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60 Years of Golf - and Counting

By: Blaine Newnham


A few years ago I was playing golf outside Stockholm, Sweden, where our son and his son reside. The island course meandered through huge granite deposits, and I was having a wonderful time despite a poor ball-striking round.

One of the two Swedes I played with was hitting the ball very well. He was a university student, young and lithe, and I asked him how long he had been playing. "Two years," he said emphatically. "And my handicap has gone from 24 to 10."

Then he asked me how long I'd been playing. "More than 50 years," I said. He didn't respond, but I knew what he was thinking: "If you've played a lifetime, why aren't you better than you are?"

He just didn't know the answer to that question, but will likely find out, if he already hasn't.

This is my 60th year of trying to unlock the secrets of the golf swing, and I am really no closer now than I was after starting. But no farther either. I've often wondered if I'd spent the time and energy practicing the piano if I might not be a better pianist than a golfer.

I tell people I shot 85 in high school - as the No. 5 man on our team - and I shoot 85 today. Well, on a good day.

The young Swede didn't realize how difficult a game golf is, how today's epiphany will be next week's absolute collapse - the idea that you've got it when you don't. That, really, the intrigue and appeal of the game is in the search, and if the game weren't so damn difficult it wouldn't be so captivating. Or fun.

So what is it that keeps me playing at the same level as I creep into the next decade? Equipment, perseverance, oatmeal every morning? What is it?

The truth is I'm striking the ball better than ever. I can go weeks without losing a ball. I don't hit it as far as I once did even though the clubs we swing and the balls we hit are better.

It all seems to balance out. The equipment is better, but the golf courses of today - the ones people clamor to play - are far more difficult than the ones I grew up on.

Fairways were wide and barely watered back then, in the 1950s. The ball bounced, there was real roll. There were few forced carries, greens weren't mowed down to host a tour stop, and the bunkers were to be avoided, not feared.

I obviously count myself lucky to be healthy enough to still walk the golf course. But maybe I'm healthy enough because I choose to walk. For me, walking is the game's raison d'etre. I hope to be walking and playing when I'm 80. At Bandon Dunes.

While the new equipment has sent the shots of touring pros heading into orbit, I'm not sure it has given me as much distance as forgiveness.

Admittedly, I'm not an equipment guy. Over the years the one innovation that stopped me in my tracks was the Ping Eye 2 irons. I knew there was something different about them, something way better.

The hybrids have really helped too, as getting the ball high in the air is my biggest concern, along with making sure my short game stays healthy.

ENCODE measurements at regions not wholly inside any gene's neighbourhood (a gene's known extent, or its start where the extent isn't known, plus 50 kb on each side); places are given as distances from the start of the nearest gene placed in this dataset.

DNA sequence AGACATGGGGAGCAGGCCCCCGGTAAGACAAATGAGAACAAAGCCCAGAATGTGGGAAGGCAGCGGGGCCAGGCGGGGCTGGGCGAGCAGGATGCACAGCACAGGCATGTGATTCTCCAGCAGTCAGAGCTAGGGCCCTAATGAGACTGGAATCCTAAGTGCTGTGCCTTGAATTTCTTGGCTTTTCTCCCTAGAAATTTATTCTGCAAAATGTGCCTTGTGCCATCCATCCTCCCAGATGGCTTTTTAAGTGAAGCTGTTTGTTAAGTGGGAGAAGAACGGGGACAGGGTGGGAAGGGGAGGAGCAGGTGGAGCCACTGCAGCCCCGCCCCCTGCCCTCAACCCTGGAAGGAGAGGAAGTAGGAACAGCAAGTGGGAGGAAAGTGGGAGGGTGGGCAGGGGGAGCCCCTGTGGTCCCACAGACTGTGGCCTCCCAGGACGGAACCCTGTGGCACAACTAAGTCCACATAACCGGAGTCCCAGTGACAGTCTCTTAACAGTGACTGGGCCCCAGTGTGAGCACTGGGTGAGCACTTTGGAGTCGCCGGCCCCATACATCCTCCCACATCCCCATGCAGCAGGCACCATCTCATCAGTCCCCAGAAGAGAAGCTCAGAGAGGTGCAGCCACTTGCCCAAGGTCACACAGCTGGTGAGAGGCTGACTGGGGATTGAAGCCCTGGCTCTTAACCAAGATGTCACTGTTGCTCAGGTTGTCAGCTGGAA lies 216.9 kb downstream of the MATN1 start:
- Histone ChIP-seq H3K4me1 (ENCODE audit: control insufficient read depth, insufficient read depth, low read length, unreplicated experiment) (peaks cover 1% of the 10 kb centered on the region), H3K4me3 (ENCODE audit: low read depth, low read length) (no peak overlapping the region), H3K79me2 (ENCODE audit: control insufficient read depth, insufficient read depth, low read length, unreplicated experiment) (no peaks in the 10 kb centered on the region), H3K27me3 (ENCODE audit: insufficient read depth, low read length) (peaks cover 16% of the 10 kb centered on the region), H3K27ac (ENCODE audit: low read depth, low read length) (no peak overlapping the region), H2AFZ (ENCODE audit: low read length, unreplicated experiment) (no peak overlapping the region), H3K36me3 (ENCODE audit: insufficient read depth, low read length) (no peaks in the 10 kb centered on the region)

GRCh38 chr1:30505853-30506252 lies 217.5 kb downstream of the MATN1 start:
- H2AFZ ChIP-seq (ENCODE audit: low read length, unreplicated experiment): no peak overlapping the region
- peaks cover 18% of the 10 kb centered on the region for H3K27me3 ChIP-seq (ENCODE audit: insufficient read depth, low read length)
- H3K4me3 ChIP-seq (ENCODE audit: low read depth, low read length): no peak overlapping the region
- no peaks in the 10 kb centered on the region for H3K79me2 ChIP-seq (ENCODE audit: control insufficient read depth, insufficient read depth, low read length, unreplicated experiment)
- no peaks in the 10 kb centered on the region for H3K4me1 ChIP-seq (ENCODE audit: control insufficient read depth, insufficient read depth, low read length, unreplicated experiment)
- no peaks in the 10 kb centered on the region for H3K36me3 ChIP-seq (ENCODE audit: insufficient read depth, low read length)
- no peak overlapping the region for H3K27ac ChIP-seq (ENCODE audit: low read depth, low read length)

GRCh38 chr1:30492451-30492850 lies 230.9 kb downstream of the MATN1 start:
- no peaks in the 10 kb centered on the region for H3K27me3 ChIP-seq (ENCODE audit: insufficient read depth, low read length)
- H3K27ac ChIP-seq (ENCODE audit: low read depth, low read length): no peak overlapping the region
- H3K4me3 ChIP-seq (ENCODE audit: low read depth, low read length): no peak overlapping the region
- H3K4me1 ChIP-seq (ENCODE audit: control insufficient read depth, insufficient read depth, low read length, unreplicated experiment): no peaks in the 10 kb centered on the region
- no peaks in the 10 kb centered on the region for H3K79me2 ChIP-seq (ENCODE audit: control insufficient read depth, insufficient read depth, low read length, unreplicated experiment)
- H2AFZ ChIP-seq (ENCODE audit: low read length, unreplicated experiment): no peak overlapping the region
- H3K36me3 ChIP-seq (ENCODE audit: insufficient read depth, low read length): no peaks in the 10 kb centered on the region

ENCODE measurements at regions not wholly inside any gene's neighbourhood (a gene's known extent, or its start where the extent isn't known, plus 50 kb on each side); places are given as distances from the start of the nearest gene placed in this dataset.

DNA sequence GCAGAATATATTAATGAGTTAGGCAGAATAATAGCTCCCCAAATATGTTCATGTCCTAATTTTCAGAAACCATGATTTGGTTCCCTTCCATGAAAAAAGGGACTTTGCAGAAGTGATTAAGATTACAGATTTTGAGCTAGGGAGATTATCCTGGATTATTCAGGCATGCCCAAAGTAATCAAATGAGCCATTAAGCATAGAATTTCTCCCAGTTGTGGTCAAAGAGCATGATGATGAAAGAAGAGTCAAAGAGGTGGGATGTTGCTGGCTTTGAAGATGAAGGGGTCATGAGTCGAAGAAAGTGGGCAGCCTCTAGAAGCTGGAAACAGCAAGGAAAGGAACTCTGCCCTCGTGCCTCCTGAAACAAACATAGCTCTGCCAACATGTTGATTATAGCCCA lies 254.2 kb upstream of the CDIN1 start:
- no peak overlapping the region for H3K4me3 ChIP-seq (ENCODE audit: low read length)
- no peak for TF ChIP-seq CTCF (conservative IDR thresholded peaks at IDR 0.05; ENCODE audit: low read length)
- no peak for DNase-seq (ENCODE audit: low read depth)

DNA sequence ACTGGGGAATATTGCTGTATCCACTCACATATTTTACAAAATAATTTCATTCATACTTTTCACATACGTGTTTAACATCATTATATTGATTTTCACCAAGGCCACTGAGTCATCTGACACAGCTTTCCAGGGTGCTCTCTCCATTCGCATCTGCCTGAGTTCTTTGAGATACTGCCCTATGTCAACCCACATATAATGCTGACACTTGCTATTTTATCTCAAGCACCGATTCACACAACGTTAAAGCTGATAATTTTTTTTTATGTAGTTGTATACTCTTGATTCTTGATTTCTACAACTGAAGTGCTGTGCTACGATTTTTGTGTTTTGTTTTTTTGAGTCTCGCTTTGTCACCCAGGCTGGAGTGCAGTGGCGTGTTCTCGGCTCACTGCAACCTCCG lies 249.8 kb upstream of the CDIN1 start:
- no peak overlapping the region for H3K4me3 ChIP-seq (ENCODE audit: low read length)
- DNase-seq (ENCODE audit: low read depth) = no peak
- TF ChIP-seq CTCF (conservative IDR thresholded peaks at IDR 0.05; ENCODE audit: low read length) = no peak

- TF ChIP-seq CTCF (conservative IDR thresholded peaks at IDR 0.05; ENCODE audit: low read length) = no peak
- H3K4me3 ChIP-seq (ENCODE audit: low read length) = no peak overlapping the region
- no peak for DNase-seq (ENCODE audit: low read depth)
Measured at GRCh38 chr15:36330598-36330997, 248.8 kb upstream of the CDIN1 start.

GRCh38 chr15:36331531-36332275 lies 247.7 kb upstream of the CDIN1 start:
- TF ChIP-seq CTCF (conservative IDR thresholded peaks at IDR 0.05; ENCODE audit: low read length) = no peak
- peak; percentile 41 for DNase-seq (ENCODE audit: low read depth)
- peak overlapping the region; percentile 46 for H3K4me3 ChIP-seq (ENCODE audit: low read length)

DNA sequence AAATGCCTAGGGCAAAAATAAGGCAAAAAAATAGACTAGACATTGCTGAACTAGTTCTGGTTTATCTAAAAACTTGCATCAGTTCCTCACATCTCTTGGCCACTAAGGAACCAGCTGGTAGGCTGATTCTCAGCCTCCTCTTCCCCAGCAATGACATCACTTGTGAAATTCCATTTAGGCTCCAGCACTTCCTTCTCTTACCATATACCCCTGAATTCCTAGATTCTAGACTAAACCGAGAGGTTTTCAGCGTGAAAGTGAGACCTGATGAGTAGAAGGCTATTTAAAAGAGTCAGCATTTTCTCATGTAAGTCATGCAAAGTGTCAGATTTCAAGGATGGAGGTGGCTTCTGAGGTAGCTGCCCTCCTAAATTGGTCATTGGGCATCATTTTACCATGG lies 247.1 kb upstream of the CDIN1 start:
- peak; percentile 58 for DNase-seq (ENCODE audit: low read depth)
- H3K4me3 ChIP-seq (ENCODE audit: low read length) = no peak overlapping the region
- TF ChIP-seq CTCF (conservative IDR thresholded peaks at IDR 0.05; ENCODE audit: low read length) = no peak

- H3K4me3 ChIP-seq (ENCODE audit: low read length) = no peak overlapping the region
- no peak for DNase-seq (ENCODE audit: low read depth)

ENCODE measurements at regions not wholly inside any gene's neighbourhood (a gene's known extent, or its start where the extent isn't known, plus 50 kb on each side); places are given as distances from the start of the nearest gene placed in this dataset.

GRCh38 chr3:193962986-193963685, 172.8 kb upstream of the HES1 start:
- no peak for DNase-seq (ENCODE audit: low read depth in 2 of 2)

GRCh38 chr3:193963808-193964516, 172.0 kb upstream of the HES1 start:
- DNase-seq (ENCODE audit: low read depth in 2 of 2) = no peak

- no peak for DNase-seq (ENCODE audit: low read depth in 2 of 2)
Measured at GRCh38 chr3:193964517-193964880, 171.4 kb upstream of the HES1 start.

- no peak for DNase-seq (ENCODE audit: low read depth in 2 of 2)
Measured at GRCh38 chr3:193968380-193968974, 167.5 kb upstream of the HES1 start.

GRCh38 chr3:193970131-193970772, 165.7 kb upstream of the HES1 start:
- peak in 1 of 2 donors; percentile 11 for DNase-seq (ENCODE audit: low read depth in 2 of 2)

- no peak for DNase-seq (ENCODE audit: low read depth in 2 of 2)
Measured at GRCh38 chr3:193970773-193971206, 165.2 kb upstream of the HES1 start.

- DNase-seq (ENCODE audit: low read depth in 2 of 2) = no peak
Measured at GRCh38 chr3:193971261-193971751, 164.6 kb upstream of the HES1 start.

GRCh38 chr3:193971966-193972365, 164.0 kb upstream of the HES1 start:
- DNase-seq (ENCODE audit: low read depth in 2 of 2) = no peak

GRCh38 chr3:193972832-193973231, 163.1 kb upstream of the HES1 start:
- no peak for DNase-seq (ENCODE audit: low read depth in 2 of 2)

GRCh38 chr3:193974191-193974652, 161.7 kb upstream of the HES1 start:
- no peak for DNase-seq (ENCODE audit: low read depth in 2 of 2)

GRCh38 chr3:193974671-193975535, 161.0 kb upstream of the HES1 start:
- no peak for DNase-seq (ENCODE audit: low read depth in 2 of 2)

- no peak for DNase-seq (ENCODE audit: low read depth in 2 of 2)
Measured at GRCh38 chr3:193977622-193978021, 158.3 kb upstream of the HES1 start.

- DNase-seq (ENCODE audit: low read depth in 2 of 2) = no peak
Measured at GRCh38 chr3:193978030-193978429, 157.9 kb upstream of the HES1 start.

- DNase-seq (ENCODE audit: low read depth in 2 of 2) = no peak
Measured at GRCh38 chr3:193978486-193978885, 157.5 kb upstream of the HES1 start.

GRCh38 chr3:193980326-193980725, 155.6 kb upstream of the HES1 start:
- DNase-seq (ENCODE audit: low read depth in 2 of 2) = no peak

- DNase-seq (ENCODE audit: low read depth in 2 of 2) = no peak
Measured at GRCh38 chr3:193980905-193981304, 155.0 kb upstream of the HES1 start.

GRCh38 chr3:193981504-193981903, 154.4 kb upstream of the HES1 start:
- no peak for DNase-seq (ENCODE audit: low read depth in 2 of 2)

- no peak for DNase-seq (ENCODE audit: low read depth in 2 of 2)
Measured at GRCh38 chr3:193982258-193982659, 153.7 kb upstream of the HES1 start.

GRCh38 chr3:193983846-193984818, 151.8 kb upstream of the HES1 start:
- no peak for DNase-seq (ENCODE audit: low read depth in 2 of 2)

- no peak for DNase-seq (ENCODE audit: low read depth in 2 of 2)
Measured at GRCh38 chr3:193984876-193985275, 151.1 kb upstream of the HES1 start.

I'm not physically strong or a particularly good athlete, but I can think my way around a course and have a good sense of touch.

Maybe that's the advantage of playing for such a long time. My handicap index last summer was 13.3, and right now, through a winter freeze on reporting scores, I'm playing to that. I'd like to be a single-digit player, but the reality is I've only been low once - an 8.9 index - about 10 years ago.

The dream remains, but so does the ticking clock.

Recently, the decision by the USGA to promote the "Play It Forward" initiative has been more important to me than the 460-cc driver.

When I turned 70 my wife arranged a game for me at San Francisco Golf Club, a special place, the 1915 gem of architect A. W. Tillinghast that was later spruced up by Tom Doak. It's ranked higher than the nearby Olympic Club.

We played the regular tees - the member tees - on a cool February day, at 6,400 yards. The course enthralled me, but it also overwhelmed me. My only hope rested with a short game that was simply tested way too often.

There are forward tees at 5,900 yards at SFGC, but I suspect those are even too long for me. I know they are too long for most of the women who have no choice but to play them.

I love the history and tradition of golf, but why make the game torturous? The USGA says that if you drive the ball 200 yards or less - as I do, as many of us do - you should play a course of 5,200 to 5,500 yards. Men as well as women.

At that yardage you'll be able to hit a 7-iron into the green on a mid-range par-4, and to reach the par-5s not in two but in three. In other words, to play the course the way the architect designed it.

At least moving up a set of tees gives you hope. And hope is what golf is all about.

Blaine Newnham has covered golf for 50 years. He still cherishes the memory of following Ben Hogan for 18 holes during the first round of the 1966 U.S. Open at the Olympic Club in San Francisco. He worked then for the Oakland Tribune, where he covered the Oakland Raiders during the first three seasons of head coach John Madden. Blaine moved on to Eugene, Ore., in 1971 as sports editor and columnist, covering the 1972 Olympic Games in Munich. He covered five Olympics all together - Mexico City, Munich, Los Angeles, Seoul, and Athens - before retiring in early 2005 from the Seattle Times. He covered his first Masters in 1987 when Larry Mize chipped in to beat Greg Norman, and his last in 2005 when Tiger Woods chip dramatically teetered on the lip at No. 16 and rolled in. He saw Woods' four straight major wins in 2000 and 2001, and Payne Stewart's par putt to win the U.S. Open at Pinehurst. In 2005, Blaine received the Northwest Golf Media Association's Distinguished Service Award. He and his wife, Joanna, live in Indianola, Wash., where the Dungeness crabs outnumber the people.